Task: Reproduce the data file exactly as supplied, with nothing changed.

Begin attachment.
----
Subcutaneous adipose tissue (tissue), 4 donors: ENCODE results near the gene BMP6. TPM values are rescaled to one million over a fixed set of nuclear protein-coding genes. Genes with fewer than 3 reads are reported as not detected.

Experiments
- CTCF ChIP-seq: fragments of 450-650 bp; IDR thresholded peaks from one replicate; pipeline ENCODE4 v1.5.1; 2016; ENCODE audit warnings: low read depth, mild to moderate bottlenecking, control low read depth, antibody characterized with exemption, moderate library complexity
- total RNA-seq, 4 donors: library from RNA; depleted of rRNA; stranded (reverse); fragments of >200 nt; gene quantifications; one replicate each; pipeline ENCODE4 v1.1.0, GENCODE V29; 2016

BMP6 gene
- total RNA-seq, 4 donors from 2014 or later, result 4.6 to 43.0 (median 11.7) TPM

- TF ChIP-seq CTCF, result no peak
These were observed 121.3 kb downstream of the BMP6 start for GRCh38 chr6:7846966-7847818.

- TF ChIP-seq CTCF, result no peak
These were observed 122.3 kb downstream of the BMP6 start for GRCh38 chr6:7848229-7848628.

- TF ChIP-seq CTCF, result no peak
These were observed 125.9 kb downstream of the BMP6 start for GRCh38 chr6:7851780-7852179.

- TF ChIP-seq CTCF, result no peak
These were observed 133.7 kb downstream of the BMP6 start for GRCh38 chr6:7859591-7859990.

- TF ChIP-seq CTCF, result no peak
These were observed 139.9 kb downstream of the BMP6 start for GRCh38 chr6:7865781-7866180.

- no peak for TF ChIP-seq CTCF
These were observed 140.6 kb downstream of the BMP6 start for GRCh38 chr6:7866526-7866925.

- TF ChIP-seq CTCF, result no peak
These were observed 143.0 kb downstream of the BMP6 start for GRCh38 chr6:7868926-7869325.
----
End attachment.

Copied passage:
Subcutaneous adipose tissue (tissue), 4 donors: ENCODE results near the gene BMP6. TPM values are rescaled to one million over a fixed set of nuclear protein-coding genes. Genes with fewer than 3 reads are reported as not detected.

Experiments
- CTCF ChIP-seq: fragments of 450-650 bp; IDR thresholded peaks from one replicate; pipeline ENCODE4 v1.5.1; 2016; ENCODE audit warnings: low read depth, mild to moderate bottlenecking, control low read depth, antibody characterized with exemption, moderate library complexity
- total RNA-seq, 4 donors: library from RNA; depleted of rRNA; stranded (reverse); fragments of >200 nt; gene quantifications; one replicate each; pipeline ENCODE4 v1.1.0, GENCODE V29; 2016

BMP6 gene
- total RNA-seq, 4 donors from 2014 or later, result 4.6 to 43.0 (median 11.7) TPM

- TF ChIP-seq CTCF, result no peak
These were observed 121.3 kb downstream of the BMP6 start for GRCh38 chr6:7846966-7847818.

- TF ChIP-seq CTCF, result no peak
These were observed 122.3 kb downstream of the BMP6 start for GRCh38 chr6:7848229-7848628.

- TF ChIP-seq CTCF, result no peak
These were observed 125.9 kb downstream of the BMP6 start for GRCh38 chr6:7851780-7852179.

- TF ChIP-seq CTCF, result no peak
These were observed 133.7 kb downstream of the BMP6 start for GRCh38 chr6:7859591-7859990.

- TF ChIP-seq CTCF, result no peak
These were observed 139.9 kb downstream of the BMP6 start for GRCh38 chr6:7865781-7866180.

- no peak for TF ChIP-seq CTCF
These were observed 140.6 kb downstream of the BMP6 start for GRCh38 chr6:7866526-7866925.

- TF ChIP-seq CTCF, result no peak
These were observed 143.0 kb downstream of the BMP6 start for GRCh38 chr6:7868926-7869325.